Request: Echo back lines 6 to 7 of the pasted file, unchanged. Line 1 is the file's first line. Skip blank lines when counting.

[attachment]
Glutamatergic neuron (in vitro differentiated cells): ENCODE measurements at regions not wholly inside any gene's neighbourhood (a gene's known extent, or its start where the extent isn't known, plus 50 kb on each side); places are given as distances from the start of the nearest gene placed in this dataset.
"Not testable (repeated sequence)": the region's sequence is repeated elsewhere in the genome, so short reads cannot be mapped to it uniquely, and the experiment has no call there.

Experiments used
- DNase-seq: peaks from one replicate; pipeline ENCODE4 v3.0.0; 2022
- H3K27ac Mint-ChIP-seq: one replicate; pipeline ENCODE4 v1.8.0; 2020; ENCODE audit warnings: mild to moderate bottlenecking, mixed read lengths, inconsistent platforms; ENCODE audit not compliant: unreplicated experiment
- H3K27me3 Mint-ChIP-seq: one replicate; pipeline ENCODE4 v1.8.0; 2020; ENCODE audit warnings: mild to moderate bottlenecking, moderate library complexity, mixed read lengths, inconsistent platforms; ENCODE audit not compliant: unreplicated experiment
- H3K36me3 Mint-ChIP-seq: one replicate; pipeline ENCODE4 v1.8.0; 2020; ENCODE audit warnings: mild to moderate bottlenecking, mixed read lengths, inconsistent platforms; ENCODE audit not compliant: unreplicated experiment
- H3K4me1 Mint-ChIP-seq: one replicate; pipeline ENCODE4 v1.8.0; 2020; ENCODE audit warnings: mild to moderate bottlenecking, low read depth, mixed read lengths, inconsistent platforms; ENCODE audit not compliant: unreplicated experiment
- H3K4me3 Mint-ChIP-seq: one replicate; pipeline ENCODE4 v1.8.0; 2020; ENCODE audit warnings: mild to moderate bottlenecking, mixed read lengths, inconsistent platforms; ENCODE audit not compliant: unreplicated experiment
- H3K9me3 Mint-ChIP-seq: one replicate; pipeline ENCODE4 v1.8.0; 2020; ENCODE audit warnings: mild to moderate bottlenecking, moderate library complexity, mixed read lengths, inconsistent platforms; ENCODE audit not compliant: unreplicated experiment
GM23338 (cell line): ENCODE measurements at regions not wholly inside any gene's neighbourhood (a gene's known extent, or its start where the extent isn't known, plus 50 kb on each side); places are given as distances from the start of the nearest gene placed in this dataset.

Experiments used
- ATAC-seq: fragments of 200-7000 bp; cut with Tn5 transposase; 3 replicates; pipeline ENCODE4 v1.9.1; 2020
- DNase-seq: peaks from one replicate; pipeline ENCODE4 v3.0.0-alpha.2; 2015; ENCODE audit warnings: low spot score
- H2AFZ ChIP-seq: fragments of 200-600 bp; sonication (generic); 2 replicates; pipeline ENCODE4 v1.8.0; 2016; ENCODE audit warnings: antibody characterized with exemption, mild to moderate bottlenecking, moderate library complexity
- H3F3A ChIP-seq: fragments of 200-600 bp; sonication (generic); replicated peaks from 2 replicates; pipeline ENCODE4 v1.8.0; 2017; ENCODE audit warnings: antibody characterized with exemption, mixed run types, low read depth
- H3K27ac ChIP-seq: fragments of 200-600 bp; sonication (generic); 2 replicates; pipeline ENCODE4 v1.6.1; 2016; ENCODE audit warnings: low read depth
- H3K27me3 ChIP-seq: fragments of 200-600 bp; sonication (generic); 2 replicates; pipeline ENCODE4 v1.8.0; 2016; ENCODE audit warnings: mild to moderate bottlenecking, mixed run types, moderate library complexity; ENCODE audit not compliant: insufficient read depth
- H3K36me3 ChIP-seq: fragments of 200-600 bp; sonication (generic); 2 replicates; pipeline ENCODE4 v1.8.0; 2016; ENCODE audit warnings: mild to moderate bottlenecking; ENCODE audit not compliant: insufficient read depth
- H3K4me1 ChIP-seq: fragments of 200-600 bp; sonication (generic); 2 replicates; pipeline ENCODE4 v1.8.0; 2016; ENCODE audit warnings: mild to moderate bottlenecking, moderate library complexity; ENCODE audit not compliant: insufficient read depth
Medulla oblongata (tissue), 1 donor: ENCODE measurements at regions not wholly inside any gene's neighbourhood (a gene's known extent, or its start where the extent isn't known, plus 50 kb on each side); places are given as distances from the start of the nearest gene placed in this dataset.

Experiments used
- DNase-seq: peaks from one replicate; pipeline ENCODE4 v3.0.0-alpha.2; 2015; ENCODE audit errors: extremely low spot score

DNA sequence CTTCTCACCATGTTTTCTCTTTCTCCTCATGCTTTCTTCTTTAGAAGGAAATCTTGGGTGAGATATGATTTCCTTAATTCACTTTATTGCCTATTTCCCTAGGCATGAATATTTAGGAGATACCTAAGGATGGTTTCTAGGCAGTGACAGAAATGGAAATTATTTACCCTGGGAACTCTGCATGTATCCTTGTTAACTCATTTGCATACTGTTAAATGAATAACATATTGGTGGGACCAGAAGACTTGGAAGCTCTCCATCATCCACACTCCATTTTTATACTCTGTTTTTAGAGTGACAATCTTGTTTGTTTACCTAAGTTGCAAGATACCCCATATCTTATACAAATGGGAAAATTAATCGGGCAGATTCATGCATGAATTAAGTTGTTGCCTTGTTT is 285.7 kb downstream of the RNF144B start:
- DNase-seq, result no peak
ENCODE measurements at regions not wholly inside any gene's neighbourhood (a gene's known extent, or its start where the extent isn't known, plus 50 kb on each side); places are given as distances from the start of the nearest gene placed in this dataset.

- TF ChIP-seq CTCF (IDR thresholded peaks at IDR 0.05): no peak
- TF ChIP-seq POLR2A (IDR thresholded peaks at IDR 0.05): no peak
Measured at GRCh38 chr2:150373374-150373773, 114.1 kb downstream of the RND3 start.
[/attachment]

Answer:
- H3K27me3 Mint-ChIP-seq: one replicate; pipeline ENCODE4 v1.8.0; 2020; ENCODE audit warnings: mild to moderate bottlenecking, moderate library complexity, mixed read lengths, inconsistent platforms; ENCODE audit not compliant: unreplicated experiment
- H3K36me3 Mint-ChIP-seq: one replicate; pipeline ENCODE4 v1.8.0; 2020; ENCODE audit warnings: mild to moderate bottlenecking, mixed read lengths, inconsistent platforms; ENCODE audit not compliant: unreplicated experiment